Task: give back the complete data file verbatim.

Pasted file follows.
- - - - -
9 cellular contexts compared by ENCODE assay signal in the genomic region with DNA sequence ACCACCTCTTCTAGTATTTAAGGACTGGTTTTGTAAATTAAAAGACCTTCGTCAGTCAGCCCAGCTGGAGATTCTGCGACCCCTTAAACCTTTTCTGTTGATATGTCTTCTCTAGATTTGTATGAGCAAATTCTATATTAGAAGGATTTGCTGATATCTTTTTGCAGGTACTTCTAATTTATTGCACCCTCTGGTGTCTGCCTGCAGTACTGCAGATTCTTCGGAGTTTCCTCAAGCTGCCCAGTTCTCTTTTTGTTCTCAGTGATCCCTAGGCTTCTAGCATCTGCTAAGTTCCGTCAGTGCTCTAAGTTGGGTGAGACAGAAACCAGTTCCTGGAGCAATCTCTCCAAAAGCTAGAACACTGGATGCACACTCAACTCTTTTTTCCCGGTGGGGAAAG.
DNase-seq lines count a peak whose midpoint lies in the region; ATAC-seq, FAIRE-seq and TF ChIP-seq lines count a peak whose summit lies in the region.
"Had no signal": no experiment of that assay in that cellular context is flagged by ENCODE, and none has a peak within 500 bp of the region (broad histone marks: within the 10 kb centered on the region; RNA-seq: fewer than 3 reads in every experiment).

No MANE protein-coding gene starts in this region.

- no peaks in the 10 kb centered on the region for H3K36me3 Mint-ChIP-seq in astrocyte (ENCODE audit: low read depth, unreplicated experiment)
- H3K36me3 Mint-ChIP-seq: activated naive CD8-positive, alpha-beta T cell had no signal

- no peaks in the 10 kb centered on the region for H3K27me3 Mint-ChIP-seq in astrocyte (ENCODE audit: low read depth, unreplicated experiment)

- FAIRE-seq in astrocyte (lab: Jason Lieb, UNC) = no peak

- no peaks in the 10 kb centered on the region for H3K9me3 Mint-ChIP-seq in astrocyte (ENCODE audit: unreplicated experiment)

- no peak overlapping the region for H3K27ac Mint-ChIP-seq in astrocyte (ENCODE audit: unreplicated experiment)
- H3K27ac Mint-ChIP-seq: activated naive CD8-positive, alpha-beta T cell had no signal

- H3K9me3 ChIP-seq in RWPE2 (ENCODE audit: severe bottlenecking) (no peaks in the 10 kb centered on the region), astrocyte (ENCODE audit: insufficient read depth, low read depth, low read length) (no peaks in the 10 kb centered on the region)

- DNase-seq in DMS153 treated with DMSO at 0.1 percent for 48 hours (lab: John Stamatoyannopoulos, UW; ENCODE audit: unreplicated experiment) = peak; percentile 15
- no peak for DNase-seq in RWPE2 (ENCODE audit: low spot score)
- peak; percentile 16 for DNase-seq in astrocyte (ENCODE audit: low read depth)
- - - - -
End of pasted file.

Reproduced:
9 cellular contexts compared by ENCODE assay signal in the genomic region with DNA sequence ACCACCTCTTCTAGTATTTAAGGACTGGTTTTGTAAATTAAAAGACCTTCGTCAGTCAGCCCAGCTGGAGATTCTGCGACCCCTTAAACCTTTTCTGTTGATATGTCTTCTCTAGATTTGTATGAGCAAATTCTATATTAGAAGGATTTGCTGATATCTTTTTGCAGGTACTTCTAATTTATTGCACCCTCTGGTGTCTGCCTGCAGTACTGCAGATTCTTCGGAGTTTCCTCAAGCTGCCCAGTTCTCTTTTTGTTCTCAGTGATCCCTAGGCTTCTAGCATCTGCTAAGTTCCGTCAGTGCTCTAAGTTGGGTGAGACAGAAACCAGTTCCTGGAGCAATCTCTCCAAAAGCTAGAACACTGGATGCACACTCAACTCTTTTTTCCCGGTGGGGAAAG.
DNase-seq lines count a peak whose midpoint lies in the region; ATAC-seq, FAIRE-seq and TF ChIP-seq lines count a peak whose summit lies in the region.
"Had no signal": no experiment of that assay in that cellular context is flagged by ENCODE, and none has a peak within 500 bp of the region (broad histone marks: within the 10 kb centered on the region; RNA-seq: fewer than 3 reads in every experiment).

No MANE protein-coding gene starts in this region.

- no peaks in the 10 kb centered on the region for H3K36me3 Mint-ChIP-seq in astrocyte (ENCODE audit: low read depth, unreplicated experiment)
- H3K36me3 Mint-ChIP-seq: activated naive CD8-positive, alpha-beta T cell had no signal

- no peaks in the 10 kb centered on the region for H3K27me3 Mint-ChIP-seq in astrocyte (ENCODE audit: low read depth, unreplicated experiment)

- FAIRE-seq in astrocyte (lab: Jason Lieb, UNC) = no peak

- no peaks in the 10 kb centered on the region for H3K9me3 Mint-ChIP-seq in astrocyte (ENCODE audit: unreplicated experiment)

- no peak overlapping the region for H3K27ac Mint-ChIP-seq in astrocyte (ENCODE audit: unreplicated experiment)
- H3K27ac Mint-ChIP-seq: activated naive CD8-positive, alpha-beta T cell had no signal

- H3K9me3 ChIP-seq in RWPE2 (ENCODE audit: severe bottlenecking) (no peaks in the 10 kb centered on the region), astrocyte (ENCODE audit: insufficient read depth, low read depth, low read length) (no peaks in the 10 kb centered on the region)

- DNase-seq in DMS153 treated with DMSO at 0.1 percent for 48 hours (lab: John Stamatoyannopoulos, UW; ENCODE audit: unreplicated experiment) = peak; percentile 15
- no peak for DNase-seq in RWPE2 (ENCODE audit: low spot score)
- peak; percentile 16 for DNase-seq in astrocyte (ENCODE audit: low read depth)